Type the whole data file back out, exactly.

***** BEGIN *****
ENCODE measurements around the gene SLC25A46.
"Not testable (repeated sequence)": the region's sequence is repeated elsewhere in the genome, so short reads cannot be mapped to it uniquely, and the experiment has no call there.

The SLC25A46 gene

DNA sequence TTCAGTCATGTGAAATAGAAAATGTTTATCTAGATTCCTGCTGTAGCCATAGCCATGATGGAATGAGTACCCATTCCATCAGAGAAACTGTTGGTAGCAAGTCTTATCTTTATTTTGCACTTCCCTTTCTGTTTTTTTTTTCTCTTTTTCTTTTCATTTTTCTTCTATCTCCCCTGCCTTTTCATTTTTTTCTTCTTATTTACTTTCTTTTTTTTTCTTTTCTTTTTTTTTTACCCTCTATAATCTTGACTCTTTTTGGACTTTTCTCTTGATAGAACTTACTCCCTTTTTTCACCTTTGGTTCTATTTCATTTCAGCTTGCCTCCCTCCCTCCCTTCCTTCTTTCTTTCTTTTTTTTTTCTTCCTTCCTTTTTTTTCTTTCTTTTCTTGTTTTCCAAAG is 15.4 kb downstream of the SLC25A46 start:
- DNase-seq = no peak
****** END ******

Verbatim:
ENCODE measurements around the gene SLC25A46.
"Not testable (repeated sequence)": the region's sequence is repeated elsewhere in the genome, so short reads cannot be mapped to it uniquely, and the experiment has no call there.

The SLC25A46 gene

DNA sequence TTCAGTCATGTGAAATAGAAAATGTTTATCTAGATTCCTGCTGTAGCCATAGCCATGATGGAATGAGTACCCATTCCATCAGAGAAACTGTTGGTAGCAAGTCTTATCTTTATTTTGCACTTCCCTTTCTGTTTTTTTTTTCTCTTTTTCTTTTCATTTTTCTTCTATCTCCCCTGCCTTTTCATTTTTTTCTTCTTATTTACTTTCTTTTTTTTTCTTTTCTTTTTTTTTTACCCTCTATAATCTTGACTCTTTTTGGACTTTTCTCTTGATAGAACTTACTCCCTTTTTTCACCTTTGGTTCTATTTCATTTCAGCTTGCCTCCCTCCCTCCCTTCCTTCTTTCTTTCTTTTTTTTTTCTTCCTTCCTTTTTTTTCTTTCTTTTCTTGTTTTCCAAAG is 15.4 kb downstream of the SLC25A46 start:
- DNase-seq = no peak